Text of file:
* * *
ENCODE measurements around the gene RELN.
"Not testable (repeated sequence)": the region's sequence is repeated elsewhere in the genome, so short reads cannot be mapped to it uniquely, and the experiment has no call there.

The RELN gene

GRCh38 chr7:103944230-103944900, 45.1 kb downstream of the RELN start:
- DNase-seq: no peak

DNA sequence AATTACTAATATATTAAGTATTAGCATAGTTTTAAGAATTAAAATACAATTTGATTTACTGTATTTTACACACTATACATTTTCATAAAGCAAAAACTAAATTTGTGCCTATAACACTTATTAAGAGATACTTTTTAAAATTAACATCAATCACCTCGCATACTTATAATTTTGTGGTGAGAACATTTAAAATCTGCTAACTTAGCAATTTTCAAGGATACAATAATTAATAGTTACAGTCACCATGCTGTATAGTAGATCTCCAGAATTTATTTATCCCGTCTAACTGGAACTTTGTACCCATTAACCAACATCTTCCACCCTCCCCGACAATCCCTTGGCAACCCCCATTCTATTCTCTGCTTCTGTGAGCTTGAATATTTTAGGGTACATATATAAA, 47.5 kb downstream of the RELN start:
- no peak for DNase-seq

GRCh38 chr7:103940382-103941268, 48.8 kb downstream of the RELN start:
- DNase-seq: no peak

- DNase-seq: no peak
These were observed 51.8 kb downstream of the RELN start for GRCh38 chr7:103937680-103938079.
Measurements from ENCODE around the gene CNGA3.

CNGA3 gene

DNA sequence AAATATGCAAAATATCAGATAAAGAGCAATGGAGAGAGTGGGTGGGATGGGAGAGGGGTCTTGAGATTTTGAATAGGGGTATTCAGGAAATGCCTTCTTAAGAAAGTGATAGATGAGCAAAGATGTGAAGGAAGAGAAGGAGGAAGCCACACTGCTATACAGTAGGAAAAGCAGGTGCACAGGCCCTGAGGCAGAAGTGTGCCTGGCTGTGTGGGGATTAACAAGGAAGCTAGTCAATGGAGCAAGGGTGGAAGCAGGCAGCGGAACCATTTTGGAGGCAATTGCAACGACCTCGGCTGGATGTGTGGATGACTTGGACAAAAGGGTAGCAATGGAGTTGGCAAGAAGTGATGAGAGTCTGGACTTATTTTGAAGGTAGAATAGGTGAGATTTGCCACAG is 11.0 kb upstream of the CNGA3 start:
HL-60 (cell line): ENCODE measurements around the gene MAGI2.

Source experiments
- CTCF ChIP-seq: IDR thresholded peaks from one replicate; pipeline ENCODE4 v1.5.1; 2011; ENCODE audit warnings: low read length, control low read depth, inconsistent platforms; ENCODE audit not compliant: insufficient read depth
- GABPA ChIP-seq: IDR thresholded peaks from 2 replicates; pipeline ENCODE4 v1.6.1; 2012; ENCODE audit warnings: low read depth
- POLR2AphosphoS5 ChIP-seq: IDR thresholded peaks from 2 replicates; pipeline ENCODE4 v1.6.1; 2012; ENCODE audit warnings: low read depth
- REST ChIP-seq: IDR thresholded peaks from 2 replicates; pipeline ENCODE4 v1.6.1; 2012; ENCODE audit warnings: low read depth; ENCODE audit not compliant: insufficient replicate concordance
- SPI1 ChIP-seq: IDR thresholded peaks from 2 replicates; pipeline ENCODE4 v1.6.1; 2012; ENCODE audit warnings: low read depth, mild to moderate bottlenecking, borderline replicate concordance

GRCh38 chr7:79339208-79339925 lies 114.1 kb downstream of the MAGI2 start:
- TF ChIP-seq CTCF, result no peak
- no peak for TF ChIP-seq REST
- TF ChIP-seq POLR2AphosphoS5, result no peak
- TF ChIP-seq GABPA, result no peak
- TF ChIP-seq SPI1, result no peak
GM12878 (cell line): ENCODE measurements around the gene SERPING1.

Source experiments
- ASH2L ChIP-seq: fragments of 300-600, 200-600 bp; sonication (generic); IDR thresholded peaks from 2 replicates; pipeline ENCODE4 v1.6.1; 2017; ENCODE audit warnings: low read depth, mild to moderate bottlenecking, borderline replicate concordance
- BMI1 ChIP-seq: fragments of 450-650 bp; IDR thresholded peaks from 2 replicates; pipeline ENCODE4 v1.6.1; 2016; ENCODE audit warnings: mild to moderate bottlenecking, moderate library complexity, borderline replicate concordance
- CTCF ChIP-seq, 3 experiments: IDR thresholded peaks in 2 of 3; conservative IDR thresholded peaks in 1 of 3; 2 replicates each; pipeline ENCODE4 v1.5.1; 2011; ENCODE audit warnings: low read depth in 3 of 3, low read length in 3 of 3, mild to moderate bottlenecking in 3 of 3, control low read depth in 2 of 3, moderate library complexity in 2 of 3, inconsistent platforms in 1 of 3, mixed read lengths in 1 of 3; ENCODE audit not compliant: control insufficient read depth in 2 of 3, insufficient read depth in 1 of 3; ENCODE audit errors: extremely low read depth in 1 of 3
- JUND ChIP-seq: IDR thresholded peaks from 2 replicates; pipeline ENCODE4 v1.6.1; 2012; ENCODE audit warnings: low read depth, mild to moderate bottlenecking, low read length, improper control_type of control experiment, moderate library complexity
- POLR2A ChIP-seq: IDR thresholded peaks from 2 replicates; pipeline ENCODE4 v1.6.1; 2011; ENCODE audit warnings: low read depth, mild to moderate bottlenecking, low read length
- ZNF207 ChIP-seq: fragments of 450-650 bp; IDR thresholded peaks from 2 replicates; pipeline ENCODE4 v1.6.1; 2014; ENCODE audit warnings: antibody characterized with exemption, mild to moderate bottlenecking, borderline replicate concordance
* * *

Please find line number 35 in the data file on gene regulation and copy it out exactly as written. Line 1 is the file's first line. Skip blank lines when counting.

- ZNF207 ChIP-seq: fragments of 450-650 bp; IDR thresholded peaks from 2 replicates; pipeline ENCODE4 v1.6.1; 2014; ENCODE audit warnings: antibody characterized with exemption, mild to moderate bottlenecking, borderline replicate concordance